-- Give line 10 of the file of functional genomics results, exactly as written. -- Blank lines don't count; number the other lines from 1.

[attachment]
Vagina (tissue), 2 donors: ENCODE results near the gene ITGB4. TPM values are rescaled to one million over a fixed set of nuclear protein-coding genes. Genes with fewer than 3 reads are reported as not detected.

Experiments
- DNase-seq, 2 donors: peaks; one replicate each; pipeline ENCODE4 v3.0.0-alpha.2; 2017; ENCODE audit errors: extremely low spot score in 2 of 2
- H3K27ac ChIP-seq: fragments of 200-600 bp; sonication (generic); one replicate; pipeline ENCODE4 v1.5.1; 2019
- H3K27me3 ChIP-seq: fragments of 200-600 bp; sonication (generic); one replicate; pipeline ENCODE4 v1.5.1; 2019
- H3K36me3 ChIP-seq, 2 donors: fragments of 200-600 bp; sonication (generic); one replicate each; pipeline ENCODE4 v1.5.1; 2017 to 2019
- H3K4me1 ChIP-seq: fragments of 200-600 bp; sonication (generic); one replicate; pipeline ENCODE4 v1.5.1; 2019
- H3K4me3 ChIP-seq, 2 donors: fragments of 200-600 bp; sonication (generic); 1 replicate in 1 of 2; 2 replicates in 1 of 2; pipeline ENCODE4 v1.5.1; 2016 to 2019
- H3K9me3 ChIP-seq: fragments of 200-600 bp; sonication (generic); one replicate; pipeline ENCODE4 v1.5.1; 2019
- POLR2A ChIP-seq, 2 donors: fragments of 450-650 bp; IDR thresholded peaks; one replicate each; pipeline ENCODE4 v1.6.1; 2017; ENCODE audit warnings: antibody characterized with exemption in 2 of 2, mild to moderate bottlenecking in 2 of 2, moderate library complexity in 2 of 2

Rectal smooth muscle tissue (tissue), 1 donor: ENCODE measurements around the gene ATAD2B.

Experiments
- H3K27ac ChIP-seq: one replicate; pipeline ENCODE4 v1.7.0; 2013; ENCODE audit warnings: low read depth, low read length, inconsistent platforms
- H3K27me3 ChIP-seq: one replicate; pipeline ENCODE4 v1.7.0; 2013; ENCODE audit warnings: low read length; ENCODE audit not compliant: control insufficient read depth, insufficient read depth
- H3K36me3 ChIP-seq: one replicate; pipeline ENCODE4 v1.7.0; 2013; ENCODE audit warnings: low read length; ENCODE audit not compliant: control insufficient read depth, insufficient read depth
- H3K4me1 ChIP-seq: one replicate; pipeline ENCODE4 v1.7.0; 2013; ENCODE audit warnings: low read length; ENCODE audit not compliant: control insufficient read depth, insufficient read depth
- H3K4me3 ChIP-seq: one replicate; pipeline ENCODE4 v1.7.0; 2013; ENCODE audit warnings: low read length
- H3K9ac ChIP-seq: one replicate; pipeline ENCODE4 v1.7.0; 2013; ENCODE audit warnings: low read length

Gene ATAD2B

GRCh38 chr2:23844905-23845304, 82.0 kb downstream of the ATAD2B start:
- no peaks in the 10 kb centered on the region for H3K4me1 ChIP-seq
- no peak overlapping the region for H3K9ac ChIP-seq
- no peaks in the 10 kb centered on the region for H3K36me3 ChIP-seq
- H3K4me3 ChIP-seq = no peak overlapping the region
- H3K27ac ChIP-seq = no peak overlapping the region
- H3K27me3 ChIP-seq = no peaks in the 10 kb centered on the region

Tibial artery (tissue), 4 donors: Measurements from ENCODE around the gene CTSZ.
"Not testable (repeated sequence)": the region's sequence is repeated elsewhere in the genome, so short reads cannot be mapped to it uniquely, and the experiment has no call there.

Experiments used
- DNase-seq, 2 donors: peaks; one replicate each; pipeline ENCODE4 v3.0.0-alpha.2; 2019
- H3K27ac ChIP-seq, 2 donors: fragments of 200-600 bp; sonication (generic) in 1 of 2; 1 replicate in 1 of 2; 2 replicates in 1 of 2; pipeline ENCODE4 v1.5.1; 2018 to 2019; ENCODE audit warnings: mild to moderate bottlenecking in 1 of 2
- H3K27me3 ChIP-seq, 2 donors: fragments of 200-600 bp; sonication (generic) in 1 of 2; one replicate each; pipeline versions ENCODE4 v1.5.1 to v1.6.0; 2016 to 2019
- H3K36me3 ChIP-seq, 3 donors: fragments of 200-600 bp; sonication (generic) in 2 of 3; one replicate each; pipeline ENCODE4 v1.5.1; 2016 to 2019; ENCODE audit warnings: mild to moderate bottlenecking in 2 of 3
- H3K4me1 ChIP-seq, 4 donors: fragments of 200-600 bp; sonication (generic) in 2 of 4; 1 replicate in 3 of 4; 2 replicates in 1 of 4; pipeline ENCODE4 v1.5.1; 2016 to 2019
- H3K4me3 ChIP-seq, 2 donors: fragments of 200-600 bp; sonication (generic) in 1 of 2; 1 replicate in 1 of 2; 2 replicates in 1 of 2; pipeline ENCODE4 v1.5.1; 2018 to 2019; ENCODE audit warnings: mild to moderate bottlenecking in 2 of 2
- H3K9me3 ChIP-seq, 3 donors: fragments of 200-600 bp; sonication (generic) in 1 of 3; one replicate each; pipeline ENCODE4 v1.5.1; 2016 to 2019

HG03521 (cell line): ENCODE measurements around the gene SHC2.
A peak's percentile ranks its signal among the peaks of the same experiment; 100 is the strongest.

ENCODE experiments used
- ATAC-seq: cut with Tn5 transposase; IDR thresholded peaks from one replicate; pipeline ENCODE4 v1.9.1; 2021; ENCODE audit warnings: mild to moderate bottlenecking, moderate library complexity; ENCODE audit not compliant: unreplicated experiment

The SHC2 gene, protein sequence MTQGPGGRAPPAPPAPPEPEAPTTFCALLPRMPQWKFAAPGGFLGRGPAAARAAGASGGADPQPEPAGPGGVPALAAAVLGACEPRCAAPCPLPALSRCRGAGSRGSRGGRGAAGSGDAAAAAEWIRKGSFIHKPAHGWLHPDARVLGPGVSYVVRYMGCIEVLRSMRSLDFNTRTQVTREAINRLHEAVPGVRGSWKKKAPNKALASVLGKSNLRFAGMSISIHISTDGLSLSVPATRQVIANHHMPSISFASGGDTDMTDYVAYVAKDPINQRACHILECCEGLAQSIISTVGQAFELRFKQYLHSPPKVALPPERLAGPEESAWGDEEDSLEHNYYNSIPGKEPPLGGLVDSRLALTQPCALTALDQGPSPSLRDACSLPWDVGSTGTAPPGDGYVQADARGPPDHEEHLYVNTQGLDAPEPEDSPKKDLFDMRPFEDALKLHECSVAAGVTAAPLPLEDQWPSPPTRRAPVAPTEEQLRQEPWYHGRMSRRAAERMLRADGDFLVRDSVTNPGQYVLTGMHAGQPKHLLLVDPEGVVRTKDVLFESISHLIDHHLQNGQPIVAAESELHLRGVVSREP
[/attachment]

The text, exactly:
- POLR2A ChIP-seq, 2 donors: fragments of 450-650 bp; IDR thresholded peaks; one replicate each; pipeline ENCODE4 v1.6.1; 2017; ENCODE audit warnings: antibody characterized with exemption in 2 of 2, mild to moderate bottlenecking in 2 of 2, moderate library complexity in 2 of 2